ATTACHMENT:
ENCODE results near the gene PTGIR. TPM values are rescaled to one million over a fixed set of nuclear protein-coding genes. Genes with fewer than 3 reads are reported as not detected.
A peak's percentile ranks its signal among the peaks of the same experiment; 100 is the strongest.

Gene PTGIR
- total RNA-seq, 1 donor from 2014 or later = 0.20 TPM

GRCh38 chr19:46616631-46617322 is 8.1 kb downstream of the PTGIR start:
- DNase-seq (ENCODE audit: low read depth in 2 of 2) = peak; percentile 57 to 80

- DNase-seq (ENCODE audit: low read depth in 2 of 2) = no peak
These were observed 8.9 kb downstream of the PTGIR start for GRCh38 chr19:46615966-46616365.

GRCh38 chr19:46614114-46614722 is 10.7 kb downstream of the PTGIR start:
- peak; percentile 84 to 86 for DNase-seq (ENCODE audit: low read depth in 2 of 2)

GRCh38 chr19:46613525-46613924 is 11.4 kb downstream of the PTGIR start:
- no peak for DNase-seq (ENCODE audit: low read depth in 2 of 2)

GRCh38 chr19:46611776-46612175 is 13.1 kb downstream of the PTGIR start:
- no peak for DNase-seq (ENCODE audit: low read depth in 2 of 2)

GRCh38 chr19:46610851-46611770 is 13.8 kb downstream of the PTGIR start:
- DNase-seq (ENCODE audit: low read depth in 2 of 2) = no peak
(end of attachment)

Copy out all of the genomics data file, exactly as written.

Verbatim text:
ENCODE results near the gene PTGIR. TPM values are rescaled to one million over a fixed set of nuclear protein-coding genes. Genes with fewer than 3 reads are reported as not detected.
A peak's percentile ranks its signal among the peaks of the same experiment; 100 is the strongest.

Gene PTGIR
- total RNA-seq, 1 donor from 2014 or later = 0.20 TPM

GRCh38 chr19:46616631-46617322 is 8.1 kb downstream of the PTGIR start:
- DNase-seq (ENCODE audit: low read depth in 2 of 2) = peak; percentile 57 to 80

- DNase-seq (ENCODE audit: low read depth in 2 of 2) = no peak
These were observed 8.9 kb downstream of the PTGIR start for GRCh38 chr19:46615966-46616365.

GRCh38 chr19:46614114-46614722 is 10.7 kb downstream of the PTGIR start:
- peak; percentile 84 to 86 for DNase-seq (ENCODE audit: low read depth in 2 of 2)

GRCh38 chr19:46613525-46613924 is 11.4 kb downstream of the PTGIR start:
- no peak for DNase-seq (ENCODE audit: low read depth in 2 of 2)

GRCh38 chr19:46611776-46612175 is 13.1 kb downstream of the PTGIR start:
- no peak for DNase-seq (ENCODE audit: low read depth in 2 of 2)

GRCh38 chr19:46610851-46611770 is 13.8 kb downstream of the PTGIR start:
- DNase-seq (ENCODE audit: low read depth in 2 of 2) = no peak